Another great way to turn old ideas into something original is to gather elements from more than one source and mix them together. Once more, we will start with Back to the Future. Let’s forget about time travel and just take the element of a flying car. Our second source will be the movie The Evil Dead. If you’ve never seen it, all you need to know is this: a group of college students staying in a cabin in the woods find a magic book. The spells in the book summon evil spirits, who then set to work possessing the students.

In our new story, a group of UFO researchers head out to the woods to investigate some recent sightings of a small, black craft. As they search for evidence, they are attacked by a horde of zombies who chase them through the trees, shouting taunts and threats.  Suddenly, two lights appear in the sky. It’s not a UFO. It’s the headlights of a flying hearse. The passenger’s side door opens and a rope ladder drops down. The researchers climb up, barely escaping the zombies. The driver is Simon, an inventor and bounty hunter. He has been searching the woods for a fugitive necromancer. Apparently he did not find him soon enough. The necromancer has already summoned a horde of evil spirits and is using them to control an army of the dead.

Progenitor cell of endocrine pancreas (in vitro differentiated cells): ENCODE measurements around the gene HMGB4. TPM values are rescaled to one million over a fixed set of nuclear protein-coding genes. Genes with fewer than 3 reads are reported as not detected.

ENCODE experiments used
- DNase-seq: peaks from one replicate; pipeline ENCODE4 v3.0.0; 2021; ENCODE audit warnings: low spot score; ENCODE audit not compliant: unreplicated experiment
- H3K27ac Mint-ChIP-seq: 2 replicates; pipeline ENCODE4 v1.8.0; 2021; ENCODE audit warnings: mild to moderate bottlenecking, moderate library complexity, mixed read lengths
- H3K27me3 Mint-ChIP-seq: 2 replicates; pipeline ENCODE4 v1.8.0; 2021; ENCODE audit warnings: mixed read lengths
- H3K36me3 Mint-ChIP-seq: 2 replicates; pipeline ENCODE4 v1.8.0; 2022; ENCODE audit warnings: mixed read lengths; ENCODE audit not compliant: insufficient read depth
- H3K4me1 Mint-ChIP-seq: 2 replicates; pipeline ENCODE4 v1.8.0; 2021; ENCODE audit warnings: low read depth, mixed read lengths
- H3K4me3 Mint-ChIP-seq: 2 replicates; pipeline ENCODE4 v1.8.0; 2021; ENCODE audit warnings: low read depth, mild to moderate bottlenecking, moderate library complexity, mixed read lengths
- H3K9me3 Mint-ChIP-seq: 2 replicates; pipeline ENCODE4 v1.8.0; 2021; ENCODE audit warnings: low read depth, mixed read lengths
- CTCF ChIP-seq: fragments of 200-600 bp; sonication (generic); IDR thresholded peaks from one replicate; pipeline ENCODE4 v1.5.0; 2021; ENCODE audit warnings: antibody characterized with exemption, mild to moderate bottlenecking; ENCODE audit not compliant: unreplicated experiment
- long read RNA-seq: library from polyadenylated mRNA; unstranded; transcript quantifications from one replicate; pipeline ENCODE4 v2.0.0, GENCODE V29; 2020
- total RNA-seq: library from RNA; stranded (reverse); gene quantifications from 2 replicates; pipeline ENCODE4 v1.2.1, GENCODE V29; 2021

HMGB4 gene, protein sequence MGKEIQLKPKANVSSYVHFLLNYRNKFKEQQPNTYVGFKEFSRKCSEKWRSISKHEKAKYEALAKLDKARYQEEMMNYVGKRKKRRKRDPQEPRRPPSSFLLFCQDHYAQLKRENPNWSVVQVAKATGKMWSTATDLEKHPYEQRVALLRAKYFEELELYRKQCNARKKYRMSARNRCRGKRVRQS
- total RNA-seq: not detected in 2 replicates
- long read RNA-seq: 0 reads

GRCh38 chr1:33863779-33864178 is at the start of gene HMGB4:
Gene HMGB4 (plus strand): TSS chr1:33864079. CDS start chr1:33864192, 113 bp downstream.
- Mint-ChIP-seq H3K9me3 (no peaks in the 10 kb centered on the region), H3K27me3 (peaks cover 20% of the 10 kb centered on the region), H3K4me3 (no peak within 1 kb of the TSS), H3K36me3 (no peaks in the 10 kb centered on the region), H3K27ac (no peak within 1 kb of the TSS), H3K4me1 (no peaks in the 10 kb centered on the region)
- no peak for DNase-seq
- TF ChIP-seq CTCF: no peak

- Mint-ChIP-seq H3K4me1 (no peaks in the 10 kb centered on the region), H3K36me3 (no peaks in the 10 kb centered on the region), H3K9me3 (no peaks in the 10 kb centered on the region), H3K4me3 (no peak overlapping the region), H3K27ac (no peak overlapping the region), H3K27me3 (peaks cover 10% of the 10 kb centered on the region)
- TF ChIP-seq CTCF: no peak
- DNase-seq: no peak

Again, we have taken elements from other people’s stories but produced something original. (Note that I didn’t say something good.)

Finally, I’ll note that you you should never publicly discuss borrowing ideas that are still under copyright. Even though you cannot technically copyright an idea, and there is nothing unethical about using an idea as a starting point to create something completely different, there are still plenty of litigious jerks out there. So keep your sources to yourself.

Good luck, and keep writing!